It is a valuable tool in terms of optimizing processes. I’ve seen AI edit videos, which is helpful to designers because it allows them more time to focus on creating. I also hope it will empower users and open up space in the design world where it may have been limited to communities. This conversation returns to the fact that people want to feel like they belong. We want genuine human experiences to relate to, and I see momentum for human-centered design and marketing in our future.

Do you have any advice for emerging designers? 

Design is constantly changing. There are so many choices and decisions to make, so you have to learn to trust yourself and your instincts as a designer. Be open to absorbing and learning, and don’t hesitate to ask questions.

On finding the perfect balance at Bellweather:

How did you come to work for Bellweather? 

Before coming to Bellweather, I was in client services, working closely with CPG brands and promotional products. Those projects revolved around creating brand awareness for new and existing companies. I loved observing the journey from strategy to design. I joined the Bellweather team as a graphic designer in 2021. In the different majors I had considered in college, the underlying question was always: How can I help people? At Bellweather, I have the best of both worlds. I get to work with purpose-driven clients like MetroPlusHealth, Be SMART, and CalKids, while exploring my creative side through graphic design.

What do you enjoy most about working at Bellweather? 

It’s been amazing to have the trust of my team, Bellweather’s clients, and our partners to continue learning and growing. The opportunities I’ve had in the field and seeing our work out there have been such a gratifying experience as a graphic designer.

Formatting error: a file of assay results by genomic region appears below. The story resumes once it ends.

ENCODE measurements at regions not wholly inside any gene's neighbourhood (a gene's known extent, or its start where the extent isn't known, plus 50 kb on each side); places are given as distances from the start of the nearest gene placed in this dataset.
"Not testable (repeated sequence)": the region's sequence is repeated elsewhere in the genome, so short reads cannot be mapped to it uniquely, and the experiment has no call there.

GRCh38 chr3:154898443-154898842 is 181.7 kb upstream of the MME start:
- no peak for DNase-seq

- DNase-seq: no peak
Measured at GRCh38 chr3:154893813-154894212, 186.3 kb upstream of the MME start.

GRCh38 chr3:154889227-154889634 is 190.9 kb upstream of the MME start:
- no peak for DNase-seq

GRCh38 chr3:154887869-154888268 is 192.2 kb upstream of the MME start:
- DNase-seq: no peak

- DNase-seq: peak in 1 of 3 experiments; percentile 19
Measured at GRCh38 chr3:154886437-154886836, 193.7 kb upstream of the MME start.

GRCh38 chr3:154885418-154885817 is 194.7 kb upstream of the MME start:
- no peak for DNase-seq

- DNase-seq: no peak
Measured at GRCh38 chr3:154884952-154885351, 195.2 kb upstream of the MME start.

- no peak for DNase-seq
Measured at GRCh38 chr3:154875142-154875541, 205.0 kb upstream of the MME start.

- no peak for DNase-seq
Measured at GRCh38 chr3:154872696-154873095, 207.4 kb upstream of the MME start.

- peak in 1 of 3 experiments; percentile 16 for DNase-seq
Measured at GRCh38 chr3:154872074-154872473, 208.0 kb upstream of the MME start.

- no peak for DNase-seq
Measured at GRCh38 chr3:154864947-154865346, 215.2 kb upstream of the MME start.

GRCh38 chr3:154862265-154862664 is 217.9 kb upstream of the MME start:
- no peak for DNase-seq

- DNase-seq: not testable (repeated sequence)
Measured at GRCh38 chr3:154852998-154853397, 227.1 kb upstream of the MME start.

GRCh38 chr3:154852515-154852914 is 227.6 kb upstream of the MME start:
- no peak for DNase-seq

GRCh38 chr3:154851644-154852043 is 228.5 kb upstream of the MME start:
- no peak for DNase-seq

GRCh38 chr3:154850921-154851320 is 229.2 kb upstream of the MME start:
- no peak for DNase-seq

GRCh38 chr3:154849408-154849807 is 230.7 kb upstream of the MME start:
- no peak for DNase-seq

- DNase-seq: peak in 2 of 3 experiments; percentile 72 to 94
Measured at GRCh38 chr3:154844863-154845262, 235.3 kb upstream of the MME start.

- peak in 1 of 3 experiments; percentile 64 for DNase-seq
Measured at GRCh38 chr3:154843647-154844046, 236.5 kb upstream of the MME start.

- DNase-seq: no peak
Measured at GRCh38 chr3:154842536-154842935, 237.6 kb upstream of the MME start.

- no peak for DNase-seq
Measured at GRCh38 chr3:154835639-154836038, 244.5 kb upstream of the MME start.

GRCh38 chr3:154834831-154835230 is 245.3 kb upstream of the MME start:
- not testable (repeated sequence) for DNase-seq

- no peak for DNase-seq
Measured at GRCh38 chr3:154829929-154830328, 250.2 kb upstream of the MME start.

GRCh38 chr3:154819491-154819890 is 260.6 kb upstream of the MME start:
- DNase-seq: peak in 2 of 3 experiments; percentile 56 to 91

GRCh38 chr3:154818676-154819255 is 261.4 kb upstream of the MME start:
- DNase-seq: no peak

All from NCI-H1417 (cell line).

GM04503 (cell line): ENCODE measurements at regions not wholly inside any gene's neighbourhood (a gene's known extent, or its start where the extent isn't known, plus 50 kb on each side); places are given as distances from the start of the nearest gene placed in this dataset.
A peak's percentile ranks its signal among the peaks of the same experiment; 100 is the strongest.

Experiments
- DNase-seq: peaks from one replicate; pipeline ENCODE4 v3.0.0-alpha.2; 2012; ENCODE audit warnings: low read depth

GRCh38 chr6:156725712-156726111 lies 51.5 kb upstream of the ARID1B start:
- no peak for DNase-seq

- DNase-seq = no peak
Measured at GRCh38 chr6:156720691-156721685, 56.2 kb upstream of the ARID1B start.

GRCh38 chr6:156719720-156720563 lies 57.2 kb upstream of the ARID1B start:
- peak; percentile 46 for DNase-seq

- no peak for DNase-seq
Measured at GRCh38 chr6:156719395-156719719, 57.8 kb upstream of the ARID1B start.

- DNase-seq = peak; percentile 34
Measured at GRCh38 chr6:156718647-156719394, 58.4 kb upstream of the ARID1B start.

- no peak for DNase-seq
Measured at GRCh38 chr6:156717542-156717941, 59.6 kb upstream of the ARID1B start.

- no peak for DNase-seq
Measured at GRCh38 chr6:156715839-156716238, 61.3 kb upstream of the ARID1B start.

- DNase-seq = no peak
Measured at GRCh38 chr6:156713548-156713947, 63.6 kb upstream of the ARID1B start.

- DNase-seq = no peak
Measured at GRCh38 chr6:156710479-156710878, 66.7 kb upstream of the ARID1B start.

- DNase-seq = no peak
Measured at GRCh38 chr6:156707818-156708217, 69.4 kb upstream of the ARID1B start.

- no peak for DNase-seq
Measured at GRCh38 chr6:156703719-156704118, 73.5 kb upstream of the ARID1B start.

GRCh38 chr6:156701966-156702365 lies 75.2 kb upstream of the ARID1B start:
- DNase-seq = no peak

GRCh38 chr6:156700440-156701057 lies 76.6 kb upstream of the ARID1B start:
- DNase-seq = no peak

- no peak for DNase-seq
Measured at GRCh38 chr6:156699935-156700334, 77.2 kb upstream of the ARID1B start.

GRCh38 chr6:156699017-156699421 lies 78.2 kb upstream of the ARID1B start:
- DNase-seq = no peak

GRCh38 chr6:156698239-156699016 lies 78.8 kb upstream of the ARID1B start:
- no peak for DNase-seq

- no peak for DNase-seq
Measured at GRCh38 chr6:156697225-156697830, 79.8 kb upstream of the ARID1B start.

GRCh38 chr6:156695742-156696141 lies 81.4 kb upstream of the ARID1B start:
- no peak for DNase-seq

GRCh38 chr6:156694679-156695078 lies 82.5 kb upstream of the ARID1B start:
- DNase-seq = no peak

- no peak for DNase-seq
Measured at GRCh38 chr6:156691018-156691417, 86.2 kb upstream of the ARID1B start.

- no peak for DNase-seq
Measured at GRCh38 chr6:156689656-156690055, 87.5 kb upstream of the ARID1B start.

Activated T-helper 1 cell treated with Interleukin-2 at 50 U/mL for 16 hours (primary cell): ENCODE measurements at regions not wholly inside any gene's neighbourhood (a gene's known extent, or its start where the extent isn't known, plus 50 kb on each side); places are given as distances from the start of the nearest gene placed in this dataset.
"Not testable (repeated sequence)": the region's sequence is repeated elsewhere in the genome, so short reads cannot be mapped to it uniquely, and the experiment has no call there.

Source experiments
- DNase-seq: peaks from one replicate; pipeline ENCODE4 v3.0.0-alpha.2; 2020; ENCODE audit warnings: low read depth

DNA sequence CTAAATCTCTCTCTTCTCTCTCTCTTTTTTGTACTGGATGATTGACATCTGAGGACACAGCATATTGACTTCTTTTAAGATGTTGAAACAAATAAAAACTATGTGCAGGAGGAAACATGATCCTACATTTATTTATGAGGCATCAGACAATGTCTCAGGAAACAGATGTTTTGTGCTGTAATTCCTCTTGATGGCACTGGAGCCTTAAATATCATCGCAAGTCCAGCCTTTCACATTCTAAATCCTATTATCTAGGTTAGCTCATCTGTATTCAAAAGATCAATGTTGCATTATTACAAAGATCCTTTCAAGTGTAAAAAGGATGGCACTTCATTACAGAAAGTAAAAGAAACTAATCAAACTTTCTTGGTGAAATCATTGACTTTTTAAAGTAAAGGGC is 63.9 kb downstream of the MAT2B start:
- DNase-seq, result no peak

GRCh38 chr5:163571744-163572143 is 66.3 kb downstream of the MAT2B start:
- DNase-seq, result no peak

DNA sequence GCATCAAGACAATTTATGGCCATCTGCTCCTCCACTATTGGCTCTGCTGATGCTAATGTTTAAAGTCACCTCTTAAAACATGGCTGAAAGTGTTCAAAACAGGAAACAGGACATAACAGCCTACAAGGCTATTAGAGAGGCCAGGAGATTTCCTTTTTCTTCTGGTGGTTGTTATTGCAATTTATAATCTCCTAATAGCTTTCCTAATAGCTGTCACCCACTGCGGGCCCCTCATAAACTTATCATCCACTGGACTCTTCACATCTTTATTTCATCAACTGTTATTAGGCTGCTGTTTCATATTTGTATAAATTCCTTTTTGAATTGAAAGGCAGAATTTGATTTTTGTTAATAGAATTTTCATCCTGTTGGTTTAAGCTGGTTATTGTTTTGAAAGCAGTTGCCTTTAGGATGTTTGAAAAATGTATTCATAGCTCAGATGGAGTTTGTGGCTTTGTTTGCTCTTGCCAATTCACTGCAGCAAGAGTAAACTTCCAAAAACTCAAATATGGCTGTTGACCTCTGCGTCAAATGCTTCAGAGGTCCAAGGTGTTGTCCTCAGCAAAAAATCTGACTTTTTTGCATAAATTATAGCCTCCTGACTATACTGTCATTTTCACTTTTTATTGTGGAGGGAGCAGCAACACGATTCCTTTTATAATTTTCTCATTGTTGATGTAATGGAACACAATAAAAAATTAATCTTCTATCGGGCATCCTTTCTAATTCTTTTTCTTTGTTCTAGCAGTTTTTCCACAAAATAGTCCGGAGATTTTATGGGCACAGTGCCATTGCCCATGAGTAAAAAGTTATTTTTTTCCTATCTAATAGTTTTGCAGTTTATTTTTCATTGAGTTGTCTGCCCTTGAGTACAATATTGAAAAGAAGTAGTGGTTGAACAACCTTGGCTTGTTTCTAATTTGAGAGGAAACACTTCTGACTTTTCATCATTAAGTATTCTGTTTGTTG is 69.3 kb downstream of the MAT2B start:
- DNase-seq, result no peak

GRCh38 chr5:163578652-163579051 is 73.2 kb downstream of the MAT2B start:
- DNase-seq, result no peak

Do you have a client wish list? 

I would love to work with a music festival attached to a purpose or a cause. There are many coveted music festivals out there. Music festivals like M3F Festival and Global Citizen Festival are doing good work. M3F Festival donates 100% of every ticket to a chosen charity, and Global Citizen Festival works to end extreme poverty. I’ve seen a lot of my favorite artists featured in past lineups. I dream of working with my favorite artists to impact our communities positively. Music is unifying and fuel for social change.

 

Diana’s It List

Last live concert that you loved? 

The National 

Favorite show/s to binge-watch? 

The Bear on Hulu and Poker Face on Peacock.

Fantasy vacation? 

My bucket list travel destination is Vinicunca in Peru (a.k.a. Rainbow Mountain), but I will happily travel anywhere with a lake or ocean view.

 

Diana’s Guide to St. Louis 

Eat

For a fancy meal, I like Indo. My go-to ramen place is Menya Rui. And I’ve been on a bagel kick lately. You can find me on the weekends at our new local bagel spots, Bagel Union or Deli Divine.


Coffee

Sump Coffee
Quarrelsome


Drinks

‘Ssippi (natural wine bar)
Lazy Tiger


Shop

Field Theory 

East and West

St. Louis Art Supply


Art

Pulitzer Arts Foundation
Laumeier Sculpture Park
Miniature Museum of Greater St. Louis